Cats at large
To the editor:
Considering the city of Basehor ordinance stating that "no dogs or cats are allowed to run at large," there should not even be much debate over indoor vs. outdoor cats.
However, there are at least three cats allowed by their owners to roam freely around the neighborhood.
The cats make noise, frighten and awaken people in the middle of the night, dart out in front of moving vehicles, enter and hide in garages, and lounge wherever they choose.
Some community members, other than the cat owners, have personally sacrificed numerous hours of sleep, recreation time and out-of-pocket expenses to deal with the roaming cats. The Basehor Police Department and Animal Control have put in time as well. Last summer, at least one neighbor kept a cage with cat food in the garage in case a roaming cat became trapped there.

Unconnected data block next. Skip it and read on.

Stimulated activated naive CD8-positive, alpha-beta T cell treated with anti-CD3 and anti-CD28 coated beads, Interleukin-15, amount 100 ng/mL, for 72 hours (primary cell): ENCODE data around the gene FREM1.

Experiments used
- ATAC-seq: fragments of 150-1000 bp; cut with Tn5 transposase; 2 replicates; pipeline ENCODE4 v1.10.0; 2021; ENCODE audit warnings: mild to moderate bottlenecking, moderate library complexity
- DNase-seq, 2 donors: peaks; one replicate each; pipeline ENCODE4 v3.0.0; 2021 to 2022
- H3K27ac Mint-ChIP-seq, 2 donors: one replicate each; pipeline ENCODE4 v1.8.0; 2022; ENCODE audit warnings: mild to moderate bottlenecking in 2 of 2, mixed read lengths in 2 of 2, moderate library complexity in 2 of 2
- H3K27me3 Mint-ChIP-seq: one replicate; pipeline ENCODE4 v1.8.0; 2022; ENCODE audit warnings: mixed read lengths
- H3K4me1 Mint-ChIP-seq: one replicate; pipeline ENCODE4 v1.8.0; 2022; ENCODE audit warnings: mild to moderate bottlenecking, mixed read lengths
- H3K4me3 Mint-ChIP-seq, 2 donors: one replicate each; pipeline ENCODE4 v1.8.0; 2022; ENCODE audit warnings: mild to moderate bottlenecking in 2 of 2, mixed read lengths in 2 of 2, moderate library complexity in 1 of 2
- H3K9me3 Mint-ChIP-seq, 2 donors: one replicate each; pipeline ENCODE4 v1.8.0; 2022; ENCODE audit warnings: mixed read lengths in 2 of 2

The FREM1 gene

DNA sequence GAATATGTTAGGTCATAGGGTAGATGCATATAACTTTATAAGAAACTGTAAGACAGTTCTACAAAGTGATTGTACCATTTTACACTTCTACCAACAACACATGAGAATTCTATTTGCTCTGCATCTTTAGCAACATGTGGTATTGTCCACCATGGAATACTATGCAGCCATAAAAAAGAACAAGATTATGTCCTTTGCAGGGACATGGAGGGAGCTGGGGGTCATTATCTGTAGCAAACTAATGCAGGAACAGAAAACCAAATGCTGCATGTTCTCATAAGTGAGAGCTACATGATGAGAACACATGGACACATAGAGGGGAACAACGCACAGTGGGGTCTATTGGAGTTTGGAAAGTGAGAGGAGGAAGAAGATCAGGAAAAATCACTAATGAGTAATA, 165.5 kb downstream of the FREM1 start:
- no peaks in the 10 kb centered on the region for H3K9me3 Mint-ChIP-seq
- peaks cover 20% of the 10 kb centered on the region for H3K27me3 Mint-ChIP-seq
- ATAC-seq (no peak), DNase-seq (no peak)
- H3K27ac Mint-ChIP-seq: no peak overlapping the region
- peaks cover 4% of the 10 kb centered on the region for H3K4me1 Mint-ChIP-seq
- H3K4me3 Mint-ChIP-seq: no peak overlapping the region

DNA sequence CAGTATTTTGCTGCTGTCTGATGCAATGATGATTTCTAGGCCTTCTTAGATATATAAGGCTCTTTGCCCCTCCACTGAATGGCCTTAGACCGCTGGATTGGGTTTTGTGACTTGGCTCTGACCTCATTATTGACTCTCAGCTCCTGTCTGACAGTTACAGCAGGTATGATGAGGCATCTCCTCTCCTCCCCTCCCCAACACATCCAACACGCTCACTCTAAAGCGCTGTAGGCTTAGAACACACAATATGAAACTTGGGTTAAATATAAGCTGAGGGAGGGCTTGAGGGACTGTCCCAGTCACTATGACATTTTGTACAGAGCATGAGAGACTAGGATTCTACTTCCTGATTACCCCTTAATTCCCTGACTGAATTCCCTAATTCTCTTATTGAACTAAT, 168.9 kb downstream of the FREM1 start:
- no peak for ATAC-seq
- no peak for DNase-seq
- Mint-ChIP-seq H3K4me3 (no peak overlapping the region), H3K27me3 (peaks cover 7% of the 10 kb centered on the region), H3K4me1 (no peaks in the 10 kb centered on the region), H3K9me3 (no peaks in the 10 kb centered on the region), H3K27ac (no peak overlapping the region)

Most reasonable people would observe and understand that we are not cruel people who want to harm cats. We do not want to start our cars and find a cat sitting on the motor. We do not want to enter and exit our driveways, only to run over a cat.
The American Veterinary Medical Association's Executive Board made an official position and statement on free-roaming owned cats: "The AVMA strongly encourages owners of domestic cats in urban and suburban areas to keep them indoors" (AVMA, 2001). According to the AVMA, the life expectancy of an outdoor cat is only two to five years, compared to indoor cats surviving for 17 years or more.
I would welcome comments explaining why responsible cat owners would choose to let their cats roam freely outside, while violating city ordinances and ignoring AVMA recommendations, other than because "it's a free country."
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